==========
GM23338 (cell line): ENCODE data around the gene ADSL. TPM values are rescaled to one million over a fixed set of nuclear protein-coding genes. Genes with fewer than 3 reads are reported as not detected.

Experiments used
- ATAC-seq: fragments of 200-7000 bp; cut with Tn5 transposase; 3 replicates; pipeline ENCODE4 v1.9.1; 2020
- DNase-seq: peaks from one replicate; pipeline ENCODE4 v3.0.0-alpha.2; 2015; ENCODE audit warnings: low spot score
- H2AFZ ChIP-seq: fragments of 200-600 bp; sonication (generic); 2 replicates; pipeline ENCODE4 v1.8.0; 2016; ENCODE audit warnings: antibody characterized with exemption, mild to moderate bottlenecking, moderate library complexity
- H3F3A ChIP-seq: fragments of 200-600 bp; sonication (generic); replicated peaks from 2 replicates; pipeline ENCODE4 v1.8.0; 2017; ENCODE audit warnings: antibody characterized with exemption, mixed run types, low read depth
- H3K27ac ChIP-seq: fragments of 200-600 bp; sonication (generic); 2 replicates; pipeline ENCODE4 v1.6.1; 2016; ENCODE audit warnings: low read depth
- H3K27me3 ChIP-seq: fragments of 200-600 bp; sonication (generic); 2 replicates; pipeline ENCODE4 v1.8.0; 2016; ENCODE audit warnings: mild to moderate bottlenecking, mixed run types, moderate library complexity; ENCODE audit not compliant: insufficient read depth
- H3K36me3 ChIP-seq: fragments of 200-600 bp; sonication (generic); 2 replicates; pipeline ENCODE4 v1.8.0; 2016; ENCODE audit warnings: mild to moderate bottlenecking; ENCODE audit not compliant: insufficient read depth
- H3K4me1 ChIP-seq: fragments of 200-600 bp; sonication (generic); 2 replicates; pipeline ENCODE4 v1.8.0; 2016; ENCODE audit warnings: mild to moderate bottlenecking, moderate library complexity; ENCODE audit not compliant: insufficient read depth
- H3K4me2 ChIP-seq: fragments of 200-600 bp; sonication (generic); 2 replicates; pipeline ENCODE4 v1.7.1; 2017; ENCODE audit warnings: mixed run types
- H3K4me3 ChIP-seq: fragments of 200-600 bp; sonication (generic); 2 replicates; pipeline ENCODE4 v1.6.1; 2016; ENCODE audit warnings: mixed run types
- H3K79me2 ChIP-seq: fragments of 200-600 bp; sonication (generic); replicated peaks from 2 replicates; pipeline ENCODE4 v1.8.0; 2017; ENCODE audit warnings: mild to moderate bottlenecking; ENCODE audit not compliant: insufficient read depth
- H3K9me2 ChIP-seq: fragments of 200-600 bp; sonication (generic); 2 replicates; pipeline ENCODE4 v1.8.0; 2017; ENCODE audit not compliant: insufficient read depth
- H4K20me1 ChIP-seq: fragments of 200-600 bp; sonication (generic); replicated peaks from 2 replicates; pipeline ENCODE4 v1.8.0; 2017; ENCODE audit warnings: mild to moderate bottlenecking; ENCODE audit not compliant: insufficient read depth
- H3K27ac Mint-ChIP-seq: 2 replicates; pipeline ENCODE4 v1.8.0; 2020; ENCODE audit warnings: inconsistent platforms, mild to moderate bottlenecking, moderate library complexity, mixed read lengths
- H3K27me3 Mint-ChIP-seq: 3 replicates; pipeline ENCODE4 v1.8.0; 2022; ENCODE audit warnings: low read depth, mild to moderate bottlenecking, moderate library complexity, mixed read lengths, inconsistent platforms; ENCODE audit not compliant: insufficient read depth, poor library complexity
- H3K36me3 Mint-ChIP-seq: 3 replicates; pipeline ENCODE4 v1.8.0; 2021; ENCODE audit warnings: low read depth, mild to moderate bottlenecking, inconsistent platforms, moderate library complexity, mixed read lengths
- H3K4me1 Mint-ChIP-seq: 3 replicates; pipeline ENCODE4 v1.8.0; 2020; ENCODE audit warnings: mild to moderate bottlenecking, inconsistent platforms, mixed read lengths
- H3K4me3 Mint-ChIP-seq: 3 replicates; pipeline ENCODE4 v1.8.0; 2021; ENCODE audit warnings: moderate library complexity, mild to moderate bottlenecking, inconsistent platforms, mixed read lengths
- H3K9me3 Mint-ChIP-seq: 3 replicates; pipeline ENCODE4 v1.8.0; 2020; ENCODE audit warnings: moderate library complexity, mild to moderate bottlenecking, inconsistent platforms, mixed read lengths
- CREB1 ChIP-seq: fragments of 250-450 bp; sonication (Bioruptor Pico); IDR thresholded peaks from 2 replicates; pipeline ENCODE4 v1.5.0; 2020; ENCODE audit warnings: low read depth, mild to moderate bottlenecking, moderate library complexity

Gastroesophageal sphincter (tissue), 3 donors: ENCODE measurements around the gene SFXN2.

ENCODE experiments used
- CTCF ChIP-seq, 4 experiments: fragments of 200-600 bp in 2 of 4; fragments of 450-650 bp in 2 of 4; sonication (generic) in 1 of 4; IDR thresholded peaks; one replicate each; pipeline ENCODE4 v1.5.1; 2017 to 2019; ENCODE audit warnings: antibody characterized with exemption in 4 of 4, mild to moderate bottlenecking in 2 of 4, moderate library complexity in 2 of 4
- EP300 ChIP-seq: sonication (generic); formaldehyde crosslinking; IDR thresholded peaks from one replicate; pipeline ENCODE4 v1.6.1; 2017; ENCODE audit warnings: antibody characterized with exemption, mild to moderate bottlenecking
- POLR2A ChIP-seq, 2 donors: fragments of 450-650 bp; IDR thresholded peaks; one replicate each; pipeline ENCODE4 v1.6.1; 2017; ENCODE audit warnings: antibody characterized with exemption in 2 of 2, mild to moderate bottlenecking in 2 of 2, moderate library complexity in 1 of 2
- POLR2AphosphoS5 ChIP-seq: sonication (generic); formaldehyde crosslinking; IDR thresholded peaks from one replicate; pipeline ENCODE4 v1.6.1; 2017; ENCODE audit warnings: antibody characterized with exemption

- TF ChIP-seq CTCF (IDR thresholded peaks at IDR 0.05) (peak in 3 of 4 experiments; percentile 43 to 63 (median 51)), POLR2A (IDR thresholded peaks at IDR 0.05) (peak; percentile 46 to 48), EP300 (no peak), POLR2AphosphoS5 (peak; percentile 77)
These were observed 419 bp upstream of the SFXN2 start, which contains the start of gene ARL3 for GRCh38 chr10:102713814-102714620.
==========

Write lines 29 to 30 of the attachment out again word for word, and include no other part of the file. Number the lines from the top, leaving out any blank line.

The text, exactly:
- TF ChIP-seq CTCF (IDR thresholded peaks at IDR 0.05) (peak in 3 of 4 experiments; percentile 43 to 63 (median 51)), POLR2A (IDR thresholded peaks at IDR 0.05) (peak; percentile 46 to 48), EP300 (no peak), POLR2AphosphoS5 (peak; percentile 77)
These were observed 419 bp upstream of the SFXN2 start, which contains the start of gene ARL3 for GRCh38 chr10:102713814-102714620.